Ginger’s Tale

Director: Konstantin Shchekin
Scriptwriters: Tatyana Ilyina, Konstantin Shchekin and Ekaterina Mikhailova
Storyboard artists: Ekaterina Mikhailova, Novoselov Dmitry, Polina Minaeva and Konstantin Shchekin
Artistic director: Vasily Krasnikov
Music: Arthur Baido
Producer: Yuri Ryazanov (Vverh Animation Studio, Russia)
Animation production: Vverh Animation Studio (Russia)
Technique: 2D digital
Running time: 01 h 28 min


Potter, a kind and poor guy, finds a magical artifact called the Stone Of Fire, that makes him rich and mean, but the evil Queen wants to take back the Stone Of Fire by any means necessary. Only a girl called Ginger can save Potter with her devotion.

Ginger’s Tale is a fantasy feature film from Russia, developed with the classical 2D animation technique with fun characters and lively color palette. It is the story of Ginger, a clumsy but strong-hearted girl, Potter, a struggling but well-natured pot maker, the evil Queen, the film’s antagonist, and other unique characters with strong personalities, depicted in classical frame-by-frame 2D animation.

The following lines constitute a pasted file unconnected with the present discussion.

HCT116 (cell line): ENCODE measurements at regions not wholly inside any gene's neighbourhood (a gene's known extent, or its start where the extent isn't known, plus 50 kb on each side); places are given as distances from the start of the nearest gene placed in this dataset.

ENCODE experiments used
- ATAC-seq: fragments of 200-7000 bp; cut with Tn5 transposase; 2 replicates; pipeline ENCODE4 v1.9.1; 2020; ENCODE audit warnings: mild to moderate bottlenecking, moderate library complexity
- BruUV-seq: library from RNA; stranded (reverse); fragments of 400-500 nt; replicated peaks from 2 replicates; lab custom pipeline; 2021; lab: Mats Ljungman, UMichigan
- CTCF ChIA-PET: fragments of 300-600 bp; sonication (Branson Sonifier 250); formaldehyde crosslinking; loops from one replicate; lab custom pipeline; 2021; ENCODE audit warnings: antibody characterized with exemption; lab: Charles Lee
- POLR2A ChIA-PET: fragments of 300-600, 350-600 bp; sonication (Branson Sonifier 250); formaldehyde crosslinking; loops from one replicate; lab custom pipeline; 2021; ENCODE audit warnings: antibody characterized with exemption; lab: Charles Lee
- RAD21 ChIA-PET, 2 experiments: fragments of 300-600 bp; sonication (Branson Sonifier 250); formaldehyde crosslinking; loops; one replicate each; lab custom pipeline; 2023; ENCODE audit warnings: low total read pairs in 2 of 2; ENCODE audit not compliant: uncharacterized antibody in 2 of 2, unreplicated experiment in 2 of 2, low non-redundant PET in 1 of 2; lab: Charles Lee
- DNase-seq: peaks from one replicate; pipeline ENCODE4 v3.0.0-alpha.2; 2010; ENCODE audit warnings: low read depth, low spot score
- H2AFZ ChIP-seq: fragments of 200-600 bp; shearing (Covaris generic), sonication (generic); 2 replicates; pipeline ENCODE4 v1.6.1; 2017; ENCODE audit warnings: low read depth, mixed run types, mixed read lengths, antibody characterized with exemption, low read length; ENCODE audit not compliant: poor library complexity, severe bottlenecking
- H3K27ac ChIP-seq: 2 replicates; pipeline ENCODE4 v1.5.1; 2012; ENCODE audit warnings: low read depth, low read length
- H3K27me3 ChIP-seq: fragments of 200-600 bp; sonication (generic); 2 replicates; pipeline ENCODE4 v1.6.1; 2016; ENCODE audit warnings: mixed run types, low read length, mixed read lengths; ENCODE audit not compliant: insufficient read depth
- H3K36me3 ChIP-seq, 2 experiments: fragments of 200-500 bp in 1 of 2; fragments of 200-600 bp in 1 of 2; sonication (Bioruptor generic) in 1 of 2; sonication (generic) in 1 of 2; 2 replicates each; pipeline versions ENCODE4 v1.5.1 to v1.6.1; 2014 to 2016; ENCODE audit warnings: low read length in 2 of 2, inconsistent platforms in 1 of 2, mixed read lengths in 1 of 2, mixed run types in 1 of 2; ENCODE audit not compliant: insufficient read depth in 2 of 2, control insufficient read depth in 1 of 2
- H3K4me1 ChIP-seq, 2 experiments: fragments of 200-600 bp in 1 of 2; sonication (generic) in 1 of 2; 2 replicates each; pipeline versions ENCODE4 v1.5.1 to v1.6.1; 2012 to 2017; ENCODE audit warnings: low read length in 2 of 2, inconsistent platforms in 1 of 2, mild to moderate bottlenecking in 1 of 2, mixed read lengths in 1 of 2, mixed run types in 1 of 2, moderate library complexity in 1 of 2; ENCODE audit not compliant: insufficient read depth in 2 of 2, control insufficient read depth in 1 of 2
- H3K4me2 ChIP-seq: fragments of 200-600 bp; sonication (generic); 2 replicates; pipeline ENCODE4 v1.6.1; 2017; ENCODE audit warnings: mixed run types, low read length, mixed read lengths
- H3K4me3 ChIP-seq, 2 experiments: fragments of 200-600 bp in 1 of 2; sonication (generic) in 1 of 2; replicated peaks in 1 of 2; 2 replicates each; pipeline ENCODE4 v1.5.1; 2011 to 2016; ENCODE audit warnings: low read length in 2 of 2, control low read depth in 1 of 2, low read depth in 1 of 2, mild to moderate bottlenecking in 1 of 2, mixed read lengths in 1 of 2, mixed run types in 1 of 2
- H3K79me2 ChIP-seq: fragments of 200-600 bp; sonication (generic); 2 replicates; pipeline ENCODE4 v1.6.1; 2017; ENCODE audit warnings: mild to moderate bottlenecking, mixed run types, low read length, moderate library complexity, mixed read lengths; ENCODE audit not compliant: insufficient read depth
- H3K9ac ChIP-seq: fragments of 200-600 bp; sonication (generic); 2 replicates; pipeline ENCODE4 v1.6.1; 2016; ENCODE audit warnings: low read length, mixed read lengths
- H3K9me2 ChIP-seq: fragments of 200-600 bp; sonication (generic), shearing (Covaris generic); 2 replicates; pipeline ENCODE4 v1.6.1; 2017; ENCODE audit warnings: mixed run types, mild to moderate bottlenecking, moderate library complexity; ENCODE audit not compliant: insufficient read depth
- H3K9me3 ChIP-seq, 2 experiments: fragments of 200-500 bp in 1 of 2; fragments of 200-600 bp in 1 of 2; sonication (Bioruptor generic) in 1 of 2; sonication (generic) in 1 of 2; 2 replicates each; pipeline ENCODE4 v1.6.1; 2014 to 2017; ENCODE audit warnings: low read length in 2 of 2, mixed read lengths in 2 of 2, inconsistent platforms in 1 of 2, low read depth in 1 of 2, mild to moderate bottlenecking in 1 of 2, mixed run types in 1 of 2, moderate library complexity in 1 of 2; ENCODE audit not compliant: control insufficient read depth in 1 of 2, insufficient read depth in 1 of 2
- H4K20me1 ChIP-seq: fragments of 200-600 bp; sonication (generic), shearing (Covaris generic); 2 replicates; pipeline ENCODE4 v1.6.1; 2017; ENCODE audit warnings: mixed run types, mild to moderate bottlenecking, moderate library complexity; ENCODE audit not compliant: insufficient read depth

Ginger’s Tale was nominated for “Feature Films in Competition L’officielle” at the Annecy International Animated Film Festival 2020.  The Russian studio, Vverh Animation Studio, developed the film and Konstantin Shchekin, the director, and Yuri Ryazanov, the producer, from the studio generously told us the story behind the film, just after the festival.

Interview with the director Konstantin Shchekin

Hideki Nagaishi (HN): Could you please let us know where the initial idea of the story came from?

Konstantin Shchekin: This is a film of our original story with new characters and plot, with the initial idea coming from our minds. We love Hans Christian Andersen’s The Tinderbox but we also admired the great storyteller himself. We thought, “Why not combine the magic dogs, the money and the love in this new fairy tale?”